Archive for the ‘Some Notes on Language’ Category

English as she is rote

There is a particular kind of English common on the Net, in which every possible homophone error is perpetrated. To my consternation, I have observed myself making these mistakes too, though generally only in e-mail. I generally see them when I read through and edit. The greatest single affliction of the language in the 21st […]

Posted on July 5, 2011 at 11:00 by Hugo Grinebiter · Permalink · 5 Comments
In: CULTURAL ODDS AND ENDS, Some Notes on Language

Billy Gates and the Spellcheck of Doom

Why then do people make this fatal assumption, that the spellchecker is always right? Some will be non-native speakers, who honestly think that when Spellcheck challenges them, it is their own word that must be wrong. In reality, Spellcheck will very frequently challenge a correctly spelled word and suggest the same word spelled incorrectly, or […]

Posted on July 6, 2011 at 11:03 by Hugo Grinebiter · Permalink · 9 Comments
In: CULTURAL ODDS AND ENDS, Some Notes on Language

Vocabulary down the Memory Hole

If Spellcheck makes everyone write about the Mongol Hoard, and books and PC games are produced using this spelling, and both foreigners and the younger generation are quite honestly and innocently induced to believe by the overwhelming preponderance of this phrase that Mongol Hoard is in fact correct, what follows? Answer, the word ‘horde’ would […]

Parallel vocabularies

I am given to understand that one of the reasons why Japanese is so hard for a foreigner to master is that the vocabulary is so heavily modulated by social class and relative status. English, however, possesses some differential terminology too: certain adjectives can only be applied when various criteria are met. For example, ‘auburn’ […]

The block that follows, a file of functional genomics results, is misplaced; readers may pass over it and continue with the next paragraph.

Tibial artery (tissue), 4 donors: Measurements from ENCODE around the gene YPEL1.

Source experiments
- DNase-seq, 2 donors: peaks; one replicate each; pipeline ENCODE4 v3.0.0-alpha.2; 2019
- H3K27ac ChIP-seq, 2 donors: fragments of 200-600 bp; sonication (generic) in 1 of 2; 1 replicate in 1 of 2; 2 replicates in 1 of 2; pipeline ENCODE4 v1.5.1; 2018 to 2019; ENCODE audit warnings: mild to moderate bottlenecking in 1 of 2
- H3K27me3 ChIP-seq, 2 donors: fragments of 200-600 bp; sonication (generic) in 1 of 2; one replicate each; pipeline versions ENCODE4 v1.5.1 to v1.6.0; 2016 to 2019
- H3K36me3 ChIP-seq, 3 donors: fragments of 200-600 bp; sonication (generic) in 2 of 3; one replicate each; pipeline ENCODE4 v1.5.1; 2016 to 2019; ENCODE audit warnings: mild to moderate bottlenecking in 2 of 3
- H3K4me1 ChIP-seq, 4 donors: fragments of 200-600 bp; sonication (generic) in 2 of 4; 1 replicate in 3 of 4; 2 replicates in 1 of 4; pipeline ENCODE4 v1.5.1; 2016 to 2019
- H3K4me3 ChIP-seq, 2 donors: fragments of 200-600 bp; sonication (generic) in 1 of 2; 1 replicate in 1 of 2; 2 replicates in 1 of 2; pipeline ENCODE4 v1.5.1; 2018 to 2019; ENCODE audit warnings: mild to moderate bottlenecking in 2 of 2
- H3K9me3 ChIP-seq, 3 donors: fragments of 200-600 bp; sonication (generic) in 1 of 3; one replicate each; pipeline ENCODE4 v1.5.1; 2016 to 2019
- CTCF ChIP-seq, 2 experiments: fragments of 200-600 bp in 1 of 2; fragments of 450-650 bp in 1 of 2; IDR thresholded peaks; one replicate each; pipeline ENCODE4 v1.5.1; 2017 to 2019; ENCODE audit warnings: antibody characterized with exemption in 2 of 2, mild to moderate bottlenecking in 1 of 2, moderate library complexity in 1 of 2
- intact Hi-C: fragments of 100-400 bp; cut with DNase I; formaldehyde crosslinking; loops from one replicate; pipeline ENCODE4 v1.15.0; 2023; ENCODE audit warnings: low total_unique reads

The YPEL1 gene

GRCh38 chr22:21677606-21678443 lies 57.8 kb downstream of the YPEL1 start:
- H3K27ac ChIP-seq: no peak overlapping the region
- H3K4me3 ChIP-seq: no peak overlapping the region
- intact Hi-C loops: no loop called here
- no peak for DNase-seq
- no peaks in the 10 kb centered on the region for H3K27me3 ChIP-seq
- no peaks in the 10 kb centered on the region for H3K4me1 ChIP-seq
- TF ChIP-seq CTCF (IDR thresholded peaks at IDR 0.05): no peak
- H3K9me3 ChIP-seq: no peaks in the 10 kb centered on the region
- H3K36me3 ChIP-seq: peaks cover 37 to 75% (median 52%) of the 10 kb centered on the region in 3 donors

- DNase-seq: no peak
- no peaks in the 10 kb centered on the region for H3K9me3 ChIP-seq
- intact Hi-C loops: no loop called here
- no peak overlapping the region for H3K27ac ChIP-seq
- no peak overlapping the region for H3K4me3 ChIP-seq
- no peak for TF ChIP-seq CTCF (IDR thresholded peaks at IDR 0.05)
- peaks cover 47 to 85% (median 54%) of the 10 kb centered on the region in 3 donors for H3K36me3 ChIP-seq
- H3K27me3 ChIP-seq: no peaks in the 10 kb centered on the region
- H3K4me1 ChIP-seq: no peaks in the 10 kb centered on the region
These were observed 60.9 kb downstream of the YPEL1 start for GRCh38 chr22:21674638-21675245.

Of elves and men

‘The Lord of the Rings’ and other works of ‘high fantasy’ have been translated into many languages, and for all I know this may include those written in the quite numerous alphabets that do not possess capital letters. What then happens to the technique whereby English marks linguistic register – and triggers memes – by […]

Left on, man

The reason why we talk about Right and Left in politics is said to be because one bunch of people sat on the one side in the first French National Assembly, and another sat on the other side. Very well, but what if any relationship does this have to the bias in many European languages? […]

Hardwiring and the imperative mood

People have commented that the best way to make a waiter drop a pile of plates is to keep saying, ‘Whatever you do, don’t drop them!’ This may be because talking about dropping them puts the idea at the forefront of his mind, and whatever is at the forefront of the mind tends to get […]

Posted on July 11, 2011 at 10:50 by Hugo Grinebiter · Permalink · One Comment
In: CULTURAL ODDS AND ENDS, Some Notes on Language

Hardwiring and the imperative mood

People have commented that the best way to make a waiter drop a pile of plates is to keep saying, ‘Whatever you do, don’t drop them!’ This may be because talking about dropping them puts the idea at the forefront of his mind, and whatever is at the forefront of the mind tends to get […]